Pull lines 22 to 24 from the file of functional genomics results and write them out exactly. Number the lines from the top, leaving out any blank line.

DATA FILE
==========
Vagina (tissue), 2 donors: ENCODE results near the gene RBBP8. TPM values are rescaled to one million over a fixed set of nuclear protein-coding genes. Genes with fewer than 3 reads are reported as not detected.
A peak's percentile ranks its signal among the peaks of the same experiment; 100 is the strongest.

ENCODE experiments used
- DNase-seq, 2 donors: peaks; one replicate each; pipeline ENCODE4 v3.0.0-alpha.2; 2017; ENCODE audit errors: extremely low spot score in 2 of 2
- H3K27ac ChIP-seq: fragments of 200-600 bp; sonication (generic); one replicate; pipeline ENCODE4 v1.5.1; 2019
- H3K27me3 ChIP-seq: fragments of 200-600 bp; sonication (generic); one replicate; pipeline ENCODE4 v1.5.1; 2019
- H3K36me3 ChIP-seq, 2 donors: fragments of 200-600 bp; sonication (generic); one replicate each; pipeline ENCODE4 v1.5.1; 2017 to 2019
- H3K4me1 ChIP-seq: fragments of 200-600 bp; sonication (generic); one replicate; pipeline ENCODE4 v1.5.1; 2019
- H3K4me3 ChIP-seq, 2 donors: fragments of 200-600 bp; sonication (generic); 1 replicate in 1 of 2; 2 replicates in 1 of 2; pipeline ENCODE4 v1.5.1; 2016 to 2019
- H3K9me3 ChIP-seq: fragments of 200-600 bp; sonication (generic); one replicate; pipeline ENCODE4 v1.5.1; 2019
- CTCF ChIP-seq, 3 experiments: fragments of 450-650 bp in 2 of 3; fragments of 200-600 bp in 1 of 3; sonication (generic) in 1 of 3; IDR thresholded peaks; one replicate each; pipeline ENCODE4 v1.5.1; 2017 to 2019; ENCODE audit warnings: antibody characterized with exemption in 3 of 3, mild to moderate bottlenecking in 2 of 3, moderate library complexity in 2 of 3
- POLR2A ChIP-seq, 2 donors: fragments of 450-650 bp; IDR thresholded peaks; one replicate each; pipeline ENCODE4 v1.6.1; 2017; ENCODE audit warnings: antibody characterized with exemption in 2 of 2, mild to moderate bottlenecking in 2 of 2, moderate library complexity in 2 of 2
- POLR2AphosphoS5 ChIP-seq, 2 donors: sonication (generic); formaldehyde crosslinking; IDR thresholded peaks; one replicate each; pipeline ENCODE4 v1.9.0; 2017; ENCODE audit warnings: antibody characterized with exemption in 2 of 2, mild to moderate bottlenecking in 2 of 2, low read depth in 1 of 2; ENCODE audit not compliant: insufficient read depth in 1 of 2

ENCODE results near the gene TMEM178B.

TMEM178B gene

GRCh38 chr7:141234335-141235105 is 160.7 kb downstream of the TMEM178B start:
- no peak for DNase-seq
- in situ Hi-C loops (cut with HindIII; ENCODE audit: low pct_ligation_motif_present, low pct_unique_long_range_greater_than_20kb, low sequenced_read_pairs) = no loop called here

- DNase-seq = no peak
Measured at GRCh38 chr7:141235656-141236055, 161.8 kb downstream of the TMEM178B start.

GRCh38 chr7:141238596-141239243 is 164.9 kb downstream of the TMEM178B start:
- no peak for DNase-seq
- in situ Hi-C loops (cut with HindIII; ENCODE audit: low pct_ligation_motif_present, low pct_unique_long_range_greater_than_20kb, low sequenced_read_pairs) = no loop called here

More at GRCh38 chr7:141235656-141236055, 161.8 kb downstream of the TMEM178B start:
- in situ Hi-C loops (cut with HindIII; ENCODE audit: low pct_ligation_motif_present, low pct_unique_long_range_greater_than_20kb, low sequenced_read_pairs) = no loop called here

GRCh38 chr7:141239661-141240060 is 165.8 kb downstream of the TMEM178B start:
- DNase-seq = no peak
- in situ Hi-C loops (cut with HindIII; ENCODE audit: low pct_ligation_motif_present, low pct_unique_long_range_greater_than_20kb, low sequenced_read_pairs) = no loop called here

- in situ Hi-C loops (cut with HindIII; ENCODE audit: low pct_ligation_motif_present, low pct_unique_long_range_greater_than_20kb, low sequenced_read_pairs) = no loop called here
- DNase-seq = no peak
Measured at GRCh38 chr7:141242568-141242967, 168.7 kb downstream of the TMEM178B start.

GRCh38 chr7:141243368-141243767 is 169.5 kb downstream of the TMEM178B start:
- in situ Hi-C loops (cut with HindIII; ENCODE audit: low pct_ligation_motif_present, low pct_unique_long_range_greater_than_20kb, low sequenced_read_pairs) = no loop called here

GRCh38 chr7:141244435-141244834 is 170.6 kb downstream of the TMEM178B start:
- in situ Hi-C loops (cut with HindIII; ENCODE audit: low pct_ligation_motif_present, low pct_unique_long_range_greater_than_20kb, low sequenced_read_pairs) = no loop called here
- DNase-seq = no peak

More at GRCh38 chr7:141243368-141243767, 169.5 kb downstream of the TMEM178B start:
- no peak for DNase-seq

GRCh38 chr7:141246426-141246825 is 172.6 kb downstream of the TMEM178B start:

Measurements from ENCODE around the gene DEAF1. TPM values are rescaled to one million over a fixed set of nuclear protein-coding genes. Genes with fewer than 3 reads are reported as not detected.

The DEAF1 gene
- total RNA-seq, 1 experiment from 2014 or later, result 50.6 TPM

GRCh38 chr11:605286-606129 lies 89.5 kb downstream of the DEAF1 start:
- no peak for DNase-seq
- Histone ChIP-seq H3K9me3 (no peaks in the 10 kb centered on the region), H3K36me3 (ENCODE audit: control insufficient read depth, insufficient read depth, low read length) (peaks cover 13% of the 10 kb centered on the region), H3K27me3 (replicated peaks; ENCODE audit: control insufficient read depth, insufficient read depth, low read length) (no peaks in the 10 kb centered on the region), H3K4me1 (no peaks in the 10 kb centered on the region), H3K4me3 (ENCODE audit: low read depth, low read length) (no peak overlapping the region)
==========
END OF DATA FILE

- no peak for DNase-seq
- in situ Hi-C loops (cut with HindIII; ENCODE audit: low pct_ligation_motif_present, low pct_unique_long_range_greater_than_20kb, low sequenced_read_pairs) = no loop called here

More at GRCh38 chr7:141235656-141236055, 161.8 kb downstream of the TMEM178B start: